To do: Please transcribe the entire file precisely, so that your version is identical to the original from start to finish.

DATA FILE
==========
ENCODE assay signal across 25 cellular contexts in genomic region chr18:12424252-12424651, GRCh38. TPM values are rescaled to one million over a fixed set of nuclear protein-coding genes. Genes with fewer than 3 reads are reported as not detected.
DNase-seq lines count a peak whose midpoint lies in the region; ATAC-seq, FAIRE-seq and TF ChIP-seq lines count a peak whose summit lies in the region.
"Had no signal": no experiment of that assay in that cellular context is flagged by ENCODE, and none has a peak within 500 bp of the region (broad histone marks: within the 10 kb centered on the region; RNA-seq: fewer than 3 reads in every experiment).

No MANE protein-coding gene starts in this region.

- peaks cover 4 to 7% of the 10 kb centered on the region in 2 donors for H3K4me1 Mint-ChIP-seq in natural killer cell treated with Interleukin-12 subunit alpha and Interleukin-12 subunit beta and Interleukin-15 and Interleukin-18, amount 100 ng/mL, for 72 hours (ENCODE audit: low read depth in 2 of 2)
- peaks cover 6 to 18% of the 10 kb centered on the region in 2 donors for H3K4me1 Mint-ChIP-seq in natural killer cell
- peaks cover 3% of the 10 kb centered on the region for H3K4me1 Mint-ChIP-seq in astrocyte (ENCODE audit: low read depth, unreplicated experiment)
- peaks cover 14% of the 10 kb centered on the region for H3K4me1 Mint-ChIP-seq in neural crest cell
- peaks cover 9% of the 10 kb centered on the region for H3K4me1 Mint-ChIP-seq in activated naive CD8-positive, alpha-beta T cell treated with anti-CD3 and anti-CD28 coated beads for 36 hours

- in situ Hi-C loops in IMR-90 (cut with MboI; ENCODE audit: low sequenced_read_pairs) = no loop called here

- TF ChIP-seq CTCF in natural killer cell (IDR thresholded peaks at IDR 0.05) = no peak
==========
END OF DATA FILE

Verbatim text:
ENCODE assay signal across 25 cellular contexts in genomic region chr18:12424252-12424651, GRCh38. TPM values are rescaled to one million over a fixed set of nuclear protein-coding genes. Genes with fewer than 3 reads are reported as not detected.
DNase-seq lines count a peak whose midpoint lies in the region; ATAC-seq, FAIRE-seq and TF ChIP-seq lines count a peak whose summit lies in the region.
"Had no signal": no experiment of that assay in that cellular context is flagged by ENCODE, and none has a peak within 500 bp of the region (broad histone marks: within the 10 kb centered on the region; RNA-seq: fewer than 3 reads in every experiment).

No MANE protein-coding gene starts in this region.

- peaks cover 4 to 7% of the 10 kb centered on the region in 2 donors for H3K4me1 Mint-ChIP-seq in natural killer cell treated with Interleukin-12 subunit alpha and Interleukin-12 subunit beta and Interleukin-15 and Interleukin-18, amount 100 ng/mL, for 72 hours (ENCODE audit: low read depth in 2 of 2)
- peaks cover 6 to 18% of the 10 kb centered on the region in 2 donors for H3K4me1 Mint-ChIP-seq in natural killer cell
- peaks cover 3% of the 10 kb centered on the region for H3K4me1 Mint-ChIP-seq in astrocyte (ENCODE audit: low read depth, unreplicated experiment)
- peaks cover 14% of the 10 kb centered on the region for H3K4me1 Mint-ChIP-seq in neural crest cell
- peaks cover 9% of the 10 kb centered on the region for H3K4me1 Mint-ChIP-seq in activated naive CD8-positive, alpha-beta T cell treated with anti-CD3 and anti-CD28 coated beads for 36 hours

- in situ Hi-C loops in IMR-90 (cut with MboI; ENCODE audit: low sequenced_read_pairs) = no loop called here

- TF ChIP-seq CTCF in natural killer cell (IDR thresholded peaks at IDR 0.05) = no peak